The Power of Breathing
Thursday, August 25, 2011
"Breathing is 100 times more powerful than the movement." I've said this line many times in my career as a yoga teacher. Somehow, when I did my first yoga teacher training course, I started to learn and experience how important our breathing is. Others in my course understood the power of headstands, or of the sun salutations, or of many other aspects of yoga. I got the breath. My passion for the breath has influenced how I teach since my very first class. I keep learning more about the anatomy of the breathing, how breathing helps to calm the nervous system, how the breathing focuses our mind on our bodies and movement (as opposed to thinking about the dishes that need to be done or the bills that need to be paid) and how our breathing can influence our energy levels and emotions. I love how learning to pay attention to the breath keeps me present in the moment and therefore is restorative and revitalizing. I love the feel of the studio when everyone is quiet and breathing together. Focusing on the breath gives our hard working minds a regular break! I have always believed that if you can breathe, you can do yoga - whether it is a very gentle practice sitting in a chair or lying in bed, or a more vigorous class. Yoga and qigong can be done for our entire lives.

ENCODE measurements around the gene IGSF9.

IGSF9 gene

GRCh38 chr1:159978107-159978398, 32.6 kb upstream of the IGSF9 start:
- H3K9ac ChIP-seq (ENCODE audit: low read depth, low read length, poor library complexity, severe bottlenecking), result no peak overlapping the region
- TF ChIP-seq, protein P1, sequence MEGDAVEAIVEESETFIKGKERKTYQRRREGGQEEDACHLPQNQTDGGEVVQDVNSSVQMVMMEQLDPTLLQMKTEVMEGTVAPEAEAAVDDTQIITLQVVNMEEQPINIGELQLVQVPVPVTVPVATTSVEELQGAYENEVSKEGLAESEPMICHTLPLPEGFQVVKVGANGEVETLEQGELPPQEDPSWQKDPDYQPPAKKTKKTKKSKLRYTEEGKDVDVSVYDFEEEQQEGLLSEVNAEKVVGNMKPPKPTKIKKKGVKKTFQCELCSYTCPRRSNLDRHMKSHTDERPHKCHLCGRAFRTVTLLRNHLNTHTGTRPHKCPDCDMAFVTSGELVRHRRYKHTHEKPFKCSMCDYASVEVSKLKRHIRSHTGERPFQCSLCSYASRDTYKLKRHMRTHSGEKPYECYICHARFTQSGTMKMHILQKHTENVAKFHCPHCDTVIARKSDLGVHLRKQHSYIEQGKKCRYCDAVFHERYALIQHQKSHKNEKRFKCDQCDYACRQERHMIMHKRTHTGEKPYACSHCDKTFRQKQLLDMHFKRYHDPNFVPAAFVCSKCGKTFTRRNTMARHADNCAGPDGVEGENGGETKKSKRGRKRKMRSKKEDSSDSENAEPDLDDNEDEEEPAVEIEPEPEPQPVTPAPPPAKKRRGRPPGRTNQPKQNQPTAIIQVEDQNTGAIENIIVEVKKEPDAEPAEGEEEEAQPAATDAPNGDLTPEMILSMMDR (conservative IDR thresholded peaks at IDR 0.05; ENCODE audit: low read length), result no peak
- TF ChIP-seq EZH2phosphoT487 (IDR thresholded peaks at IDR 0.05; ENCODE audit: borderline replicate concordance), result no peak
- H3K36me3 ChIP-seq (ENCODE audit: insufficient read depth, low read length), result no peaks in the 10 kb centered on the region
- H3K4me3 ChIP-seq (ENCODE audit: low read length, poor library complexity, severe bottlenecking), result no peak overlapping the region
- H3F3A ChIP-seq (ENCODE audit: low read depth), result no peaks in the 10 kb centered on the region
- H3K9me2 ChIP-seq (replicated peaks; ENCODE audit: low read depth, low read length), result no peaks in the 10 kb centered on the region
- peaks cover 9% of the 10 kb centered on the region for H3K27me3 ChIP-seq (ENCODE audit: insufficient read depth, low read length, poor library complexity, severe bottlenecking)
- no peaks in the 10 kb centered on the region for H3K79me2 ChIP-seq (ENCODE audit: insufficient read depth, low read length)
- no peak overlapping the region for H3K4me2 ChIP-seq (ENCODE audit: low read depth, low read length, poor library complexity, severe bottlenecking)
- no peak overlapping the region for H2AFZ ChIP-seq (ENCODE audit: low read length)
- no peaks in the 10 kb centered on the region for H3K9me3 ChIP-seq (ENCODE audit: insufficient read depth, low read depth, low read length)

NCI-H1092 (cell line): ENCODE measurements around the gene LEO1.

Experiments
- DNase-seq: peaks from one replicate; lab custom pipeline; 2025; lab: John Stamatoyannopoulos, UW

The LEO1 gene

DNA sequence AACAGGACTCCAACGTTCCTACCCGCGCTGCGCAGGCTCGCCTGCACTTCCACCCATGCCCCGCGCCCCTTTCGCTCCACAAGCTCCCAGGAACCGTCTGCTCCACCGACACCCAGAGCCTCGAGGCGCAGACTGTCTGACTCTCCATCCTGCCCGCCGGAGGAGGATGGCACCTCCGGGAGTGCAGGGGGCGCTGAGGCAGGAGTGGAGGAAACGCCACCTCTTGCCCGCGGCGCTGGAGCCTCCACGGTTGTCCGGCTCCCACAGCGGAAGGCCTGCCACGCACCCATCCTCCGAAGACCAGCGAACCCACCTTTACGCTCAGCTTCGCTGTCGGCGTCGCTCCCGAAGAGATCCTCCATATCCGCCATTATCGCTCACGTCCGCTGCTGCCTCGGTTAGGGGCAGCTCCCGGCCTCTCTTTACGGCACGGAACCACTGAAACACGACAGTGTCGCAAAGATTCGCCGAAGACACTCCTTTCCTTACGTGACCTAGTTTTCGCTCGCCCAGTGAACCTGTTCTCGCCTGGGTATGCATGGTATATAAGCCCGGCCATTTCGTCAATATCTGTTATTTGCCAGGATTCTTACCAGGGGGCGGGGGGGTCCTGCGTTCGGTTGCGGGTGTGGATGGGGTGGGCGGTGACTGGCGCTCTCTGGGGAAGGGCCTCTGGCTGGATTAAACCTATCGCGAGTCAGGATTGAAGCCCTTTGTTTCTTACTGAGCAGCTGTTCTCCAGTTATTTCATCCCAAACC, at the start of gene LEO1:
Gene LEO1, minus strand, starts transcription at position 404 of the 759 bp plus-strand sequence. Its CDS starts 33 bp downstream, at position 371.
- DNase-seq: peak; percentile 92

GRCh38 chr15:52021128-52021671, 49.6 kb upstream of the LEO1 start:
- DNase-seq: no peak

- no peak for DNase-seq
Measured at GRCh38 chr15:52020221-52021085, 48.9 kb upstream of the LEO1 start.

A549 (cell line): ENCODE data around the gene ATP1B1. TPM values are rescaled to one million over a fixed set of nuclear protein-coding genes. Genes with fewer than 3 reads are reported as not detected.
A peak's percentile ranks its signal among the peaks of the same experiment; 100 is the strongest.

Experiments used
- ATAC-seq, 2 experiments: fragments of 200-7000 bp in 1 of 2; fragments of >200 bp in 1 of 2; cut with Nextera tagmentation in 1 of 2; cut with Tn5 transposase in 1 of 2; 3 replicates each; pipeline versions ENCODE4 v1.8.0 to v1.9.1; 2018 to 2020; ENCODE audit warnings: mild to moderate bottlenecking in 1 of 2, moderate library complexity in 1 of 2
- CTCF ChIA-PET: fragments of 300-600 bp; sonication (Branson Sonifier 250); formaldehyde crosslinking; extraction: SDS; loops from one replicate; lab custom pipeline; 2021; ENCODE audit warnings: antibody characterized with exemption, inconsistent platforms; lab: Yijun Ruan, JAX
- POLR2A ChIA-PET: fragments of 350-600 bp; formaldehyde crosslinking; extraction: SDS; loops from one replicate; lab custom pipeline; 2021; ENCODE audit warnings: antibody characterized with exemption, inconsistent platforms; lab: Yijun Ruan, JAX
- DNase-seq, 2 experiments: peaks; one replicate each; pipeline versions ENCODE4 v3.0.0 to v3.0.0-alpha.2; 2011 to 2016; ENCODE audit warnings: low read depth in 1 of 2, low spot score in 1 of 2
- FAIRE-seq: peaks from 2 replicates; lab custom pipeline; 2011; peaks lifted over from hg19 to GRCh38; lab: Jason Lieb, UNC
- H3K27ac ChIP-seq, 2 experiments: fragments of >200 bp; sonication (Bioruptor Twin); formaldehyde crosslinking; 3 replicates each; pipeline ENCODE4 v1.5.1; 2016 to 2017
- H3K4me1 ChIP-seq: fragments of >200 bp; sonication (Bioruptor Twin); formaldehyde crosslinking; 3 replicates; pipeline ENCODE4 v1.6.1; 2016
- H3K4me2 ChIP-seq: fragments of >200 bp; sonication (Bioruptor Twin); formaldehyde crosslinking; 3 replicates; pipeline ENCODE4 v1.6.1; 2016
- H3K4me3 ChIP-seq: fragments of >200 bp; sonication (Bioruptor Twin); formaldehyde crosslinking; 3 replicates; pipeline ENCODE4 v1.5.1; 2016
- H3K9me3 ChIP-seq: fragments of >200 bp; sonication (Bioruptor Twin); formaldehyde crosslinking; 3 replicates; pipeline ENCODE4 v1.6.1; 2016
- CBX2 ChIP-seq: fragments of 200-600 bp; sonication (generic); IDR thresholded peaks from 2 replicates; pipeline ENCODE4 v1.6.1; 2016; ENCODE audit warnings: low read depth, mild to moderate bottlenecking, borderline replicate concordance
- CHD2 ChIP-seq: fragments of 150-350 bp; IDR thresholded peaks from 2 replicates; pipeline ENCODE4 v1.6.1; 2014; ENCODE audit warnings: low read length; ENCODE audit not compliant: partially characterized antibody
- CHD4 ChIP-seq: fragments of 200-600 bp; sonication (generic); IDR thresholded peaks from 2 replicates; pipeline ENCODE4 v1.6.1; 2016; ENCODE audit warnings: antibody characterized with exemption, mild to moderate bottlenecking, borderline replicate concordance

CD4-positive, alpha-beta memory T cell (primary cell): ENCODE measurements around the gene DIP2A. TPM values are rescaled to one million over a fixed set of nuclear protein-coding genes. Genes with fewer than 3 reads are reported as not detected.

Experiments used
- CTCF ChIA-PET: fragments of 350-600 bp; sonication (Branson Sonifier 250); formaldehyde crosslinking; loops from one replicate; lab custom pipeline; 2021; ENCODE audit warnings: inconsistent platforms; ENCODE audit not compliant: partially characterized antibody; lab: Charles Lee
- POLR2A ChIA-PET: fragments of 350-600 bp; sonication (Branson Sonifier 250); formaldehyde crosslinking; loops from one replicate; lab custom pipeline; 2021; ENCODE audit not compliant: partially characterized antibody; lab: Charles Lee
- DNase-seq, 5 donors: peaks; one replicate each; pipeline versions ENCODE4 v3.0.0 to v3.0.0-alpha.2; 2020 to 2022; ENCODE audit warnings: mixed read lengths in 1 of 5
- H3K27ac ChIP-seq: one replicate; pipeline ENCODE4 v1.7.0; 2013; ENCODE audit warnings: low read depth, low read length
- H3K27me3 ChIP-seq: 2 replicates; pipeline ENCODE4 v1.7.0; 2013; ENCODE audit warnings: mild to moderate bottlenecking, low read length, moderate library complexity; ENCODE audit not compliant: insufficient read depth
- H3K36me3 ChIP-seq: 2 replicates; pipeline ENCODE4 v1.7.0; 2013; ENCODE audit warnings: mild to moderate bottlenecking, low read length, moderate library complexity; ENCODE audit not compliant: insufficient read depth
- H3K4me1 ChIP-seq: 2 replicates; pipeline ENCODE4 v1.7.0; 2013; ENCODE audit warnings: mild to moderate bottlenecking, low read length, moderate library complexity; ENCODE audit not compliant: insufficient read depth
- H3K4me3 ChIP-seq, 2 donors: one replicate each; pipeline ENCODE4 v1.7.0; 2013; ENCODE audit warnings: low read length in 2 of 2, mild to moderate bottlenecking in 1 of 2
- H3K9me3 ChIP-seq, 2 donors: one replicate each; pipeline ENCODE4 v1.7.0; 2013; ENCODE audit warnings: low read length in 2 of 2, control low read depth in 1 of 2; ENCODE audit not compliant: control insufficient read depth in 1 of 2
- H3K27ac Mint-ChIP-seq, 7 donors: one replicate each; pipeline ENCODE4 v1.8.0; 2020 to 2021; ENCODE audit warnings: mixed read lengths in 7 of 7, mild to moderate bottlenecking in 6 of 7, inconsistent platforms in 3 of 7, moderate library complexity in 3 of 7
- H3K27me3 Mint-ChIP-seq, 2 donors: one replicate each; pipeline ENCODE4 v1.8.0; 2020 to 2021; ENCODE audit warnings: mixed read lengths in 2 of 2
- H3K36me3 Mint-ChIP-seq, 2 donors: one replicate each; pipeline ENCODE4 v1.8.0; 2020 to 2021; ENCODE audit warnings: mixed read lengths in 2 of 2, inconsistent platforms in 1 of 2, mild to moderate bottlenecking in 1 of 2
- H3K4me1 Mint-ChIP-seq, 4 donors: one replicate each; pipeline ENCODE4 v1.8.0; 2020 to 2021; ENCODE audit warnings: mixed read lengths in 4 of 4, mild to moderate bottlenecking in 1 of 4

Students who work with me for a while get really good at breathing: paying attention to their breath, and moving their breath in a smooth, relaxed, deep and soothing way. At the start of every class we spend 5-10 minutes either seated or lying down and focusing on our breath. We are very quiet, relaxed, focused and calm. We then take that relaxed and calm focus into the practice. All of my students are gifted in different aspects of the yoga practice, and if I was to pick one person as an example of a very skilled breather, it would be Cathy Outram. Like me, she was hooked on the breathing before the postures (I think) and she got good at it and has just kept improving in the years that she has done yoga. Students and guests to a class, with her in it, will often comment on how lovely her Uijyia breathing is. It sets a lovely tone for the class - whether we are moving slowly or quickly. A few weeks ago, Cathy was in a car accident and thankfully she is fine, but her bones and muscles got shaken up. 3 days after her accident Cathy was at our Monday evening yoga class and she moved carefully and slowly to support the process of healing her body. Although she wasn't able to do her regular postures, she was able to use her regular breathing practice to ease her body into modified positions. Cathy has continued to come to yoga every week since her accident and she is slowly gaining her strength and ease back (she is also using other therapies to help with the healing). I think the real gift of her yoga dedication over the past years is that she has these skills to move in a quiet, soothing and respectful way for her body. She has a practice of breathing, and movement that will support her on her journey to recovery. She is an inspiration to all of us on Monday evenings.